Malcolm Gladwell Illustrated
Malcolm Gladwell is considered one of the most prolific modern thinkers and writers. His out of the box ideas and unique perspective have made him a best-selling author, and now his books reflect that uniqueness. Gladwell is releasing Collected, an illustrated boxed set that includes The TIpping Point, Outliers, and Blink. Designed by Brian Rea and Paul Sahre, the illustrations add a visual dimension to Gladwell's work. Below is an excerpt from Brian's interview about the project on the blog Los Angeles I'm Yours:
What was your brief from Malcolm? How did you and Paul collaborate? What was your process?
Paul and I spent two days in his NYC studio working out what we believed the direction of the set could be–I mean, it’s such a unique book project really–so we looked at a lot of unique and special books–Edward Gorey’s 1960 version of War of the Worlds, Rockwell Kent’s illustrated Moby Dick, old encyclopedias and science related books and even children’s fairy tale books and made lists of the strengths of each.
We spent time sketching out early ideas- exploring what might be possible and impossible–how to convey stories and how information could be presented, pacing, tone, volume, structure of the books–even how the thing felt in your hand. The remainder of the project I worked from the studio in LA and Paul worked from his shop in NYC. I presented sketches to Malcolm by email–he was extremely careful and respectful of the process. He actually held back on saying what he liked and instead told me what he was less keen about (things like word pieces, or images that had figures)–it was great art direction honestly. All chapter opener art, title pages and full page images were done first and emailed to Paul to tuck into the flow of the book for pacing. Spots were done after and used in specific places to push lines and avoid any odd breaks or widows. We did most everything via Skype, phone, and passing files back and forth. A LOT of back and forth.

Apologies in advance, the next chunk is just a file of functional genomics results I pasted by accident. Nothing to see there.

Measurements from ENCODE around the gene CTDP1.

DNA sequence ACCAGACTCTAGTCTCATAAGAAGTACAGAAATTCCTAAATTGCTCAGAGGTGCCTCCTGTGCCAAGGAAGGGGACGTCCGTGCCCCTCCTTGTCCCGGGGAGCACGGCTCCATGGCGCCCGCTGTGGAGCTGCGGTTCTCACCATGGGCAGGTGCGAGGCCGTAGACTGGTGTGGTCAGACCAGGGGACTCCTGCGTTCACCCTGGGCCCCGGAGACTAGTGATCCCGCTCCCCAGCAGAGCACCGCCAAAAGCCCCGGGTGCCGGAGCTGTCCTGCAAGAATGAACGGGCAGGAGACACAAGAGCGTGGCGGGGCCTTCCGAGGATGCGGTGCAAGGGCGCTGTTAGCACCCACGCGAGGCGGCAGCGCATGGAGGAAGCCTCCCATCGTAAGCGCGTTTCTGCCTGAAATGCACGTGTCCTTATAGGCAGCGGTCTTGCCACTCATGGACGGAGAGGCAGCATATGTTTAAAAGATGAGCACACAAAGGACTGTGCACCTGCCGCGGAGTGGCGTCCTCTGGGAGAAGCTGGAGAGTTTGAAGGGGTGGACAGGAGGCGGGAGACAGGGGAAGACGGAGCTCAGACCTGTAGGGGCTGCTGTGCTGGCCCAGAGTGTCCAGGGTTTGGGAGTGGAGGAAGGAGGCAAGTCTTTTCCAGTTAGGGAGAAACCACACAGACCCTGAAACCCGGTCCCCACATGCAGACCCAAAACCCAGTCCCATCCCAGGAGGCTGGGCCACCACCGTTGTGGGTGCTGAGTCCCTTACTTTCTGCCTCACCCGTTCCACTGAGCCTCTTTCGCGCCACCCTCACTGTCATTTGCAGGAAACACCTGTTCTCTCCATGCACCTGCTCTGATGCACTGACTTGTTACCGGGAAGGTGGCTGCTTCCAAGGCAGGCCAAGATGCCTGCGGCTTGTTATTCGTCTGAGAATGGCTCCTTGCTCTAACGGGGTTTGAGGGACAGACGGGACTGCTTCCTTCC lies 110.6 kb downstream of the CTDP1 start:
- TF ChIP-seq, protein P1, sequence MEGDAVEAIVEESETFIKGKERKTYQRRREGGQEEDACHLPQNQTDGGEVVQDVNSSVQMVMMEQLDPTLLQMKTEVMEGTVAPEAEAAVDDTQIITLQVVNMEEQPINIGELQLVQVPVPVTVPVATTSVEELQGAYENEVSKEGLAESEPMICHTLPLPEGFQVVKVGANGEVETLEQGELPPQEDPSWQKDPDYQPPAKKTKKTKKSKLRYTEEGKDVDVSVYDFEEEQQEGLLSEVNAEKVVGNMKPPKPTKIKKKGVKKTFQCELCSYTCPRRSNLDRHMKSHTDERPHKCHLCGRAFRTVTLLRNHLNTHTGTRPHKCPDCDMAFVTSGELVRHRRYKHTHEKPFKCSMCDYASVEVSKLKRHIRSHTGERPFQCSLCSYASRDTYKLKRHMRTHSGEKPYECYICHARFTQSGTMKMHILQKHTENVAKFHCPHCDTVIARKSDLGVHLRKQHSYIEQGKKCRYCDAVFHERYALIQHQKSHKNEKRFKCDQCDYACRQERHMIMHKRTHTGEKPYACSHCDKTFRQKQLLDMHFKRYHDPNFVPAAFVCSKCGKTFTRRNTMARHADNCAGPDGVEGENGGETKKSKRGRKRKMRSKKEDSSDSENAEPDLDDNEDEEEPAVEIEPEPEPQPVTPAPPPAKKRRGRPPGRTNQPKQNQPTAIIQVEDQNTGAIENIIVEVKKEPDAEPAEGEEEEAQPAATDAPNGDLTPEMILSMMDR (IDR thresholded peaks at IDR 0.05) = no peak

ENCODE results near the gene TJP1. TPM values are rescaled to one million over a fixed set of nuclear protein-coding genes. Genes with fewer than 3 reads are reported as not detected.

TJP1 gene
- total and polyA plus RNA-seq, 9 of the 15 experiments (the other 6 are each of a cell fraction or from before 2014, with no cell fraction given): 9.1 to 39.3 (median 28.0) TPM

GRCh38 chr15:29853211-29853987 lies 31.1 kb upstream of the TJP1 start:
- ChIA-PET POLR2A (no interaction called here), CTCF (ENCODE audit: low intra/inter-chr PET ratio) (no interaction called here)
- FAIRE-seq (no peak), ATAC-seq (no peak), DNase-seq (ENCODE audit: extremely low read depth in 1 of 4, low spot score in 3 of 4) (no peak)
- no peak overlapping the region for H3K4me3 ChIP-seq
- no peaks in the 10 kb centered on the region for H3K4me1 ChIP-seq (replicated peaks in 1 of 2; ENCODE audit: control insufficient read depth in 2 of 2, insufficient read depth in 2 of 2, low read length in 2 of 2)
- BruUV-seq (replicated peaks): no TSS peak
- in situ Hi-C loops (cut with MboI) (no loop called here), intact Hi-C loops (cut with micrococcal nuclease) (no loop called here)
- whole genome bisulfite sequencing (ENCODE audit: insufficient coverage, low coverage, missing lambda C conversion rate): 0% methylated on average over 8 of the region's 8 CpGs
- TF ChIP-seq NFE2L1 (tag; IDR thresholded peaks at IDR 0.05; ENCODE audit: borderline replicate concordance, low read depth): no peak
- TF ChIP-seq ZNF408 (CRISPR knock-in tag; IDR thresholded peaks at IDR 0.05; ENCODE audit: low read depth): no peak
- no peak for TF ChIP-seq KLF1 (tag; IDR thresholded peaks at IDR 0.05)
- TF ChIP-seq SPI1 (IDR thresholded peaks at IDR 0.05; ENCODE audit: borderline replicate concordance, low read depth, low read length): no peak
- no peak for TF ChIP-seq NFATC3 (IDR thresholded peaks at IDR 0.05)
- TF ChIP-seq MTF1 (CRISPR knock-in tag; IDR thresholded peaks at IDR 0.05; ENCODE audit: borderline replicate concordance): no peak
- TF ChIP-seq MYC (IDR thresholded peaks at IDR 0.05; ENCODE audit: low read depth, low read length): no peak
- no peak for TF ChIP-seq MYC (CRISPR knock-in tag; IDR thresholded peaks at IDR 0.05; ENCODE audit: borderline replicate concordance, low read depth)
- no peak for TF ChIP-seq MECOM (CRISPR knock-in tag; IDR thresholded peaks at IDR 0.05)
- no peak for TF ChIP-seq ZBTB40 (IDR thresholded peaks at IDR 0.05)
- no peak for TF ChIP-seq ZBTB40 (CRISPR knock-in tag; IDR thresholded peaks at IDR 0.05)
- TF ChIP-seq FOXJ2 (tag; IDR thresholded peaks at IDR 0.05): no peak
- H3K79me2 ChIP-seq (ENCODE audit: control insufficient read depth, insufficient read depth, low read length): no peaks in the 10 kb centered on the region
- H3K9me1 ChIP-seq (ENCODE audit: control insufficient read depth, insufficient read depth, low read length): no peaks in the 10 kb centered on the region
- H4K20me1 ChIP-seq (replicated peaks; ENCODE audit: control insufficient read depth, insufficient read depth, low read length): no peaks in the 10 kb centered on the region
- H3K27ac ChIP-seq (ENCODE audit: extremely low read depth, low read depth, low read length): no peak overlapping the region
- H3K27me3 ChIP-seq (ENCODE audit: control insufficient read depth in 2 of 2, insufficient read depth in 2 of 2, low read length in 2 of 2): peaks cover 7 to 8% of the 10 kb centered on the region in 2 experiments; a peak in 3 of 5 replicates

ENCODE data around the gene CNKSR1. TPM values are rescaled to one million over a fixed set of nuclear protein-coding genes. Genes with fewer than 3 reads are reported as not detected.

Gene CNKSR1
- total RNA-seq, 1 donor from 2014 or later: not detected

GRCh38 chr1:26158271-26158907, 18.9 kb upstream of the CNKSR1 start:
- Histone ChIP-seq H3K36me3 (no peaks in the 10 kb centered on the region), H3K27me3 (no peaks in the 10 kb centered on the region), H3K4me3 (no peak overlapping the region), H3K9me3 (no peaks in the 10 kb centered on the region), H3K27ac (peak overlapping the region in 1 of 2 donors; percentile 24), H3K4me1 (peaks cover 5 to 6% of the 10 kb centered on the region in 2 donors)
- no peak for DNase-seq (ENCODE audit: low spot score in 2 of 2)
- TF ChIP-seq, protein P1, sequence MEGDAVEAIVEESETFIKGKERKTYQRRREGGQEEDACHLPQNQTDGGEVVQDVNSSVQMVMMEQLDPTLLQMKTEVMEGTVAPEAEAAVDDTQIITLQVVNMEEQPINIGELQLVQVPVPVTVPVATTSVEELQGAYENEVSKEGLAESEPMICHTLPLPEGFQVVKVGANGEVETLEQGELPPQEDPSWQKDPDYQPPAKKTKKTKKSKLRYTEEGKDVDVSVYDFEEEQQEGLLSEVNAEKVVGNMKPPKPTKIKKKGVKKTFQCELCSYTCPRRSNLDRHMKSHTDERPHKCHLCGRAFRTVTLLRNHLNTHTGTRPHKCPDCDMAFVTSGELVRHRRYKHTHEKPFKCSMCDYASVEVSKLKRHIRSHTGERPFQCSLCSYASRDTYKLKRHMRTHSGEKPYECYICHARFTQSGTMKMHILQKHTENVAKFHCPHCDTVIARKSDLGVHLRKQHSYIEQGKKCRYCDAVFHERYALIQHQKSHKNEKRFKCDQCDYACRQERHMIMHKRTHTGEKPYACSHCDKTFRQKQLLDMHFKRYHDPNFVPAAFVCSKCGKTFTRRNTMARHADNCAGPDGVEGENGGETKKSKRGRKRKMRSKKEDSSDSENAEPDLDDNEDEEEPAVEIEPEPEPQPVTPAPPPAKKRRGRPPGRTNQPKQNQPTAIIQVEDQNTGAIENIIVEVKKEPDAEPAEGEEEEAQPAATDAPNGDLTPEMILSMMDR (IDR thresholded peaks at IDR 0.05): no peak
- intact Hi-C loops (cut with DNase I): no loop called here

Can you talk a little about the idea behind the visuals?
The original books have no art in them (besides a few charts and diagrams) and are really about the words and theories so it was a special opportunity to add a visual sound to books that many people have become super familiar with. That ‘tone’ we discussed quite a bit: couldn’t be too ‘illustrated’ but also couldn’t be too independent of the text. The aim was to create marks that engaged the reader in a new way and created a parallel visual narrative without overstating the messages Malcolm was trying to convey. Sometimes that visual narrative aligned perfectly with the content and other times it skewed off in oblique and hopefully compelling ways. All drawings were done in pencil and we tried to maintain that feel in the printing.
See more images and read the full interview here